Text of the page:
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Austin: Voters to Decide on City’s Comprehensive Transit Plan

Featured Illustration (above): A rendering of the Republic Square station along Capital Metro’s proposed downtown tunnel, which would link existing and new rail lines. Image: Capital Metro


by Art Benavidez

Austin (Travis County) — Austin voters heading to the polls must decide whether to approve the city’s comprehensive transit plan known as the Project Connect Initial Investment measure, also known as Proposition A.

If secured by voters, the ballot initiative would raise the initial funding needed for the city’s comprehensive transit plan to build a new rail system and downtown transit tunnel, and expand electric bus service.

According to Capital Metro’s website, the measure would raise property taxes by 8.75 cents per $100, (approximately 4%) annually.

In August, the Austin City Council voted to include Project Connect’s Initial Investment on the November ballot. The council vote set in motion a referendum on funding Project Connect Initial Investment of $7.1 billion, with up to half the cost covered by federal grants and commitments.

If the measure passes, it would expand the rail system to include 27 miles of rail service and 31 stations, include a downtown transit tunnel that would travel underground designed to improve on-time performance, expand bus service with nine new park and rides and one new transit center, four new MetroRapid routes, three new MetroExpress routes and 15 new neighborhood circular zones.

A map of the proposed new rail lines and downtown tunnel connection in Capital Metro’s Project Connect. Image: Capital Metro

The Austin Transit Partnership (ATP) would serve as a single entity vested with the authority and resources to implement Project Connect.

Managing day-to-day operations and the execution of the design and construction, the ATP would have full transparency with the community and have oversight from the Austin City Council and the Capital Metro board.

“With Austin’s population expected to double by 2040, Project Connect is the right plan for a public transportation system capable of responding to that growth,” Capital Metro Board Chair Wade Cooper said in a June press release.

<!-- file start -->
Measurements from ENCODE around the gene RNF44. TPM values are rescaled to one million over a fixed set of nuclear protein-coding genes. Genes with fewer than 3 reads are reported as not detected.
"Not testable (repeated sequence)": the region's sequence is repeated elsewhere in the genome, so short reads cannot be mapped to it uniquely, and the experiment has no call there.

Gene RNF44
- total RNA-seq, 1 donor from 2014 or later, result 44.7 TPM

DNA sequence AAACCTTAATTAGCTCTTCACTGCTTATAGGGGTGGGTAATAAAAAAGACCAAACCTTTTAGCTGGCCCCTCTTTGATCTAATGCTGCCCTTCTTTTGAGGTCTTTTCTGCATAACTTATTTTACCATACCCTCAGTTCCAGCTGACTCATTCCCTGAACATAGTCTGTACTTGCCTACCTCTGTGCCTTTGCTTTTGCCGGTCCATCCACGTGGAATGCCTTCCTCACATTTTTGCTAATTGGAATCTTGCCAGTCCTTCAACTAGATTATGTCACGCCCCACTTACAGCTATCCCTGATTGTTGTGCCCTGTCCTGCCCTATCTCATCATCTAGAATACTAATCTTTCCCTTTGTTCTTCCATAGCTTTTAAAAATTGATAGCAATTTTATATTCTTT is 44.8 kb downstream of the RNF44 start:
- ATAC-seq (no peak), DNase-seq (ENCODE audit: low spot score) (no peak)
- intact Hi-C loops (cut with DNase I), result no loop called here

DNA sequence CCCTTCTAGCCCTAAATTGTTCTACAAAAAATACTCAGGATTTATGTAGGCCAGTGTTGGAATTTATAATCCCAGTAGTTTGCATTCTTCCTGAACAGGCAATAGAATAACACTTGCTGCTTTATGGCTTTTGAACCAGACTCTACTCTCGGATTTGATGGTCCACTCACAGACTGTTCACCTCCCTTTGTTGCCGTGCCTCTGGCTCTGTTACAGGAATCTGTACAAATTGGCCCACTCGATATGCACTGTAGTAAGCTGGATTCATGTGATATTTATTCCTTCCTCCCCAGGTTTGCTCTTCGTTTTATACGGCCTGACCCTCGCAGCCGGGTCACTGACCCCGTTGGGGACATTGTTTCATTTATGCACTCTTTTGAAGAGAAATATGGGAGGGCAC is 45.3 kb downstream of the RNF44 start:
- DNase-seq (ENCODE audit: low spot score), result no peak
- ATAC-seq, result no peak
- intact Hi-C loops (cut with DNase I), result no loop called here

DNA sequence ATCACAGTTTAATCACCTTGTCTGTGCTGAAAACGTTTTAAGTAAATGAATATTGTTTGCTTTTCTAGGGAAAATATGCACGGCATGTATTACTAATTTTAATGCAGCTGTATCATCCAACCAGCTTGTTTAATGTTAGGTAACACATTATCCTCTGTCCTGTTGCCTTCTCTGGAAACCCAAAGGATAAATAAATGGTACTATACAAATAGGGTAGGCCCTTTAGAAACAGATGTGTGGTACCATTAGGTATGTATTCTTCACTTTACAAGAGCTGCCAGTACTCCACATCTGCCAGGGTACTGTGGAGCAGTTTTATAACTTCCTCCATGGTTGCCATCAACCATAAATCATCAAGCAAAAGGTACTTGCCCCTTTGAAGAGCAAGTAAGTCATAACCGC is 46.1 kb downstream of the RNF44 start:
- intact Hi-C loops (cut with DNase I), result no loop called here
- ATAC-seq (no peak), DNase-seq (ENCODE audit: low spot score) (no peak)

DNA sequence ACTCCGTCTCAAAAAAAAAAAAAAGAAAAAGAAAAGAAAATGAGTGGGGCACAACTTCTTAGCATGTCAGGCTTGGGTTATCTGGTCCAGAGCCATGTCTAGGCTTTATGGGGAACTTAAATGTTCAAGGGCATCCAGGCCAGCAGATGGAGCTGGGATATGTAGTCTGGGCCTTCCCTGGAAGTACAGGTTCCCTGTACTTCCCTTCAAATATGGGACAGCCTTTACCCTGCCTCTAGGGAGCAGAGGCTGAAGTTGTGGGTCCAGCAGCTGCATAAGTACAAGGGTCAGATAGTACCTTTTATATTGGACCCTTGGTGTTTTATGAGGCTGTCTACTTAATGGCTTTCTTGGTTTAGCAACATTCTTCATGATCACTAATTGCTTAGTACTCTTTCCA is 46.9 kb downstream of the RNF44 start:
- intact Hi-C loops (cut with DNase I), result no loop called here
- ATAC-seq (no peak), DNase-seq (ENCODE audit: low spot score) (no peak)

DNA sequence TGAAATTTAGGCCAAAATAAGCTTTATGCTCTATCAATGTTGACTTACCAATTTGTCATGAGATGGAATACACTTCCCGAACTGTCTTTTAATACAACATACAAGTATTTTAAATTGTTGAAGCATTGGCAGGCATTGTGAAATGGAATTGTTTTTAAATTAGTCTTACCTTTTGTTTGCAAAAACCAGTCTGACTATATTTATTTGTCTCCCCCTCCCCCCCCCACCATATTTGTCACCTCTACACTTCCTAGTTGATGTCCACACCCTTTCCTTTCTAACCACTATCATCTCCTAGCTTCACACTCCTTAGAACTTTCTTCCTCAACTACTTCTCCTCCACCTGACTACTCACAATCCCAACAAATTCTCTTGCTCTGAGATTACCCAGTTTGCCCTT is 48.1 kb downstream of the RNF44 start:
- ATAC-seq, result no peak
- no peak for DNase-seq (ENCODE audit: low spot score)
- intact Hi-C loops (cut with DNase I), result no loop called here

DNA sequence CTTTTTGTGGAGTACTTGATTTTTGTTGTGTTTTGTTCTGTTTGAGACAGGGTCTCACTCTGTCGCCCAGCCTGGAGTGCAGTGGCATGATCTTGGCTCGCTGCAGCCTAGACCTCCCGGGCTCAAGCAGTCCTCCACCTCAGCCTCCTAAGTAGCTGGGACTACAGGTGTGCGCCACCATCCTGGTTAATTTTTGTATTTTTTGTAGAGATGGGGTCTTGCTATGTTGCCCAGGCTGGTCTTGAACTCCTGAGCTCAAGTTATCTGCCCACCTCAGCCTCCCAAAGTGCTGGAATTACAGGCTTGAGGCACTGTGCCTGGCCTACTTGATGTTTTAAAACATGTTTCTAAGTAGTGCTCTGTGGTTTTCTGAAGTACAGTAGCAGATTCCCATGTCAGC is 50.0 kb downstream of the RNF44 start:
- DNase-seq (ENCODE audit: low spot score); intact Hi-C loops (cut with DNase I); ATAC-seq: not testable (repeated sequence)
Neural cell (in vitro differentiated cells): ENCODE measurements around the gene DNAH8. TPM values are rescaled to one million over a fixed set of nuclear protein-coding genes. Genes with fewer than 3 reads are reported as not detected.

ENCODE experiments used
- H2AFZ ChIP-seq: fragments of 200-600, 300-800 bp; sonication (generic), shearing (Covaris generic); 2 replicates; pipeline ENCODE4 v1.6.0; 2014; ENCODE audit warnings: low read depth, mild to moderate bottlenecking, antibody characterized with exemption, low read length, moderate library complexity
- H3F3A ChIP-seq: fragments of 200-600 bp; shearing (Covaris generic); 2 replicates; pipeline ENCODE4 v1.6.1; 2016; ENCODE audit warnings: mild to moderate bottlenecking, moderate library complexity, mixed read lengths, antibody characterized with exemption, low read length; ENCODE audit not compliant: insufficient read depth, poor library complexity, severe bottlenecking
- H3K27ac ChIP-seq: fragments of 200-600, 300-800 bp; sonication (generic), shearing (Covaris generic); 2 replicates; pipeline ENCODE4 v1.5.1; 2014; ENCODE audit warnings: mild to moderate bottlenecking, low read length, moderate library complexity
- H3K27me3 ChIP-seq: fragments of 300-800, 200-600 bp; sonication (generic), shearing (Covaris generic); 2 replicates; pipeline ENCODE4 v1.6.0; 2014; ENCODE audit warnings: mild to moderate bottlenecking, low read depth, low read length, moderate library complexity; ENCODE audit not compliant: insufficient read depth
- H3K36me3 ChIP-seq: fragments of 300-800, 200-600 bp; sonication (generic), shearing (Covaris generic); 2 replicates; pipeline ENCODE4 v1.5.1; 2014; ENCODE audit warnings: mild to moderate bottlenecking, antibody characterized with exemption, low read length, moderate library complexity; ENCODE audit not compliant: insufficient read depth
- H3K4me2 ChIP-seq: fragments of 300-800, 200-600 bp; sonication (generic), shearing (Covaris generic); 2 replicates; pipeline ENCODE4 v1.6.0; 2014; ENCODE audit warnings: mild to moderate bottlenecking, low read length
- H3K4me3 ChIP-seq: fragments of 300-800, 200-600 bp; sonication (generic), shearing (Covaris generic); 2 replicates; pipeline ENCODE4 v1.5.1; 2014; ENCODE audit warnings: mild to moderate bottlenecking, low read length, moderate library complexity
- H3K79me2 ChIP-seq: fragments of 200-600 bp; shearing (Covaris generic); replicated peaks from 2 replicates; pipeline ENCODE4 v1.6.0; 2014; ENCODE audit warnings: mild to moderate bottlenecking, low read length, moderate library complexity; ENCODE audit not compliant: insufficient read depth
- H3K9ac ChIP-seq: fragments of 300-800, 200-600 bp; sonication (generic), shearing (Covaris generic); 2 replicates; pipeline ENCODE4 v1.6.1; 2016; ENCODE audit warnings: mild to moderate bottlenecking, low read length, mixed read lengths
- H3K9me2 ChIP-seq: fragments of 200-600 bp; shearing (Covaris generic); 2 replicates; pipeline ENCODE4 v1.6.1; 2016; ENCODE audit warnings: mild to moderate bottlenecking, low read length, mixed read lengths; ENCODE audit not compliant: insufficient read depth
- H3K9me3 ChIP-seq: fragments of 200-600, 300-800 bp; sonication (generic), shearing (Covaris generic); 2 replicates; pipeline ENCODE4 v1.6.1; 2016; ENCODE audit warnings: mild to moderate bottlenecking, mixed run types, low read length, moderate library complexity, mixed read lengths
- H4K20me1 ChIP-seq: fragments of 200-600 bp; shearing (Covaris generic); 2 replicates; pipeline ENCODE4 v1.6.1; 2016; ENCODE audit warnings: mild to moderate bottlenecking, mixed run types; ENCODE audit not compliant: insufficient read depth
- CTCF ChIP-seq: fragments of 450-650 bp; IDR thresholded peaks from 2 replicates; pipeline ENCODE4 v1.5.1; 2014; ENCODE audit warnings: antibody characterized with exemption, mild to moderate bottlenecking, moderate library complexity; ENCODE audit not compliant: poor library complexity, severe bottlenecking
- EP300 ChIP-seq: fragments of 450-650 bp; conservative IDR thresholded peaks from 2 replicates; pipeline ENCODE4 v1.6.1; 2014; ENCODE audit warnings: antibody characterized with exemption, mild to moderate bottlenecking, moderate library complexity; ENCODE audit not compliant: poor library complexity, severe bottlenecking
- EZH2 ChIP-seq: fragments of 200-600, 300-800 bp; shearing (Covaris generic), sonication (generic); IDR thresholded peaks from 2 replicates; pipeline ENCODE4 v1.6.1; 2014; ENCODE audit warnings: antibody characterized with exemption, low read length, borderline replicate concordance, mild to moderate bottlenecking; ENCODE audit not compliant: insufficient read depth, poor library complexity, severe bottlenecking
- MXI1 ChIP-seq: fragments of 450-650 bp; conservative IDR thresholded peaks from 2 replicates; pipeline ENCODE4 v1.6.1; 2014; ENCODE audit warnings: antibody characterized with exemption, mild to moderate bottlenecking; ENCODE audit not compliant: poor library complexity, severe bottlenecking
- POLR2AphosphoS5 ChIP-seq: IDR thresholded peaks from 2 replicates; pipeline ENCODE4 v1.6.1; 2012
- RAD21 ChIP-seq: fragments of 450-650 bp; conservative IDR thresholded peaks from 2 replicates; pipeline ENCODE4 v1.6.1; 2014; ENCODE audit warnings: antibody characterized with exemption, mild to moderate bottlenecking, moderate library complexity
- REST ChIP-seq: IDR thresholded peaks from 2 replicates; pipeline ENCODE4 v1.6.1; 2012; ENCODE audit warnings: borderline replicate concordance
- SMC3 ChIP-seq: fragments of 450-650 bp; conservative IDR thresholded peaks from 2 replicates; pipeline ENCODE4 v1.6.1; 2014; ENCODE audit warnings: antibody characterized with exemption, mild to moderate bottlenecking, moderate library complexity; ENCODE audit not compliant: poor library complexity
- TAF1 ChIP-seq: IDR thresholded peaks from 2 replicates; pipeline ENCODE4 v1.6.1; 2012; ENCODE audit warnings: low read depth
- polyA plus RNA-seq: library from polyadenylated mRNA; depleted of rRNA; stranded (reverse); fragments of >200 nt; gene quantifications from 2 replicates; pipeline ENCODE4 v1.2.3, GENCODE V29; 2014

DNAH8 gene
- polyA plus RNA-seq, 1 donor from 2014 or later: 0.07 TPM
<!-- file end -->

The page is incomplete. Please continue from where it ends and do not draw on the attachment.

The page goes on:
“Getting final approval on the plan is a major milestone as we move forward on realizing this bold vision for Austin’s future. We’re proud to have worked closely with the community to ensure Project Connect has a positive impact on our future.”

“Now more than ever, Austin needs a transformative mobility plan and we finally have one – created and embraced by our entire community,” Mayor Steve Adler added in the release. “This comprehensive transit system will make our city more equitable while helping us fight climate change and ease congestion.”

In June, VBX reported that several groups have voiced concerns about how the project would be implemented, transit equity in low-income neighborhoods and the plan’s impact on taxes. 


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By |2020-10-22T10:04:43-06:00October 22nd, 2020|Feature Story, Industry News|

About the Author:

Art Benavidez (Construction News Reporter, Central Texas) is a seasoned journalist with over 15-years of experience in writing breaking news and in-depth features at the local level. He honed his research and reporting skills in newspapers and magazines throughout South and West Texas along with expertise in crafting digital content as Managing Editor of New Image Marketing Research Corporation. Benevidez is a Texas native and graduate of UT-RGV.

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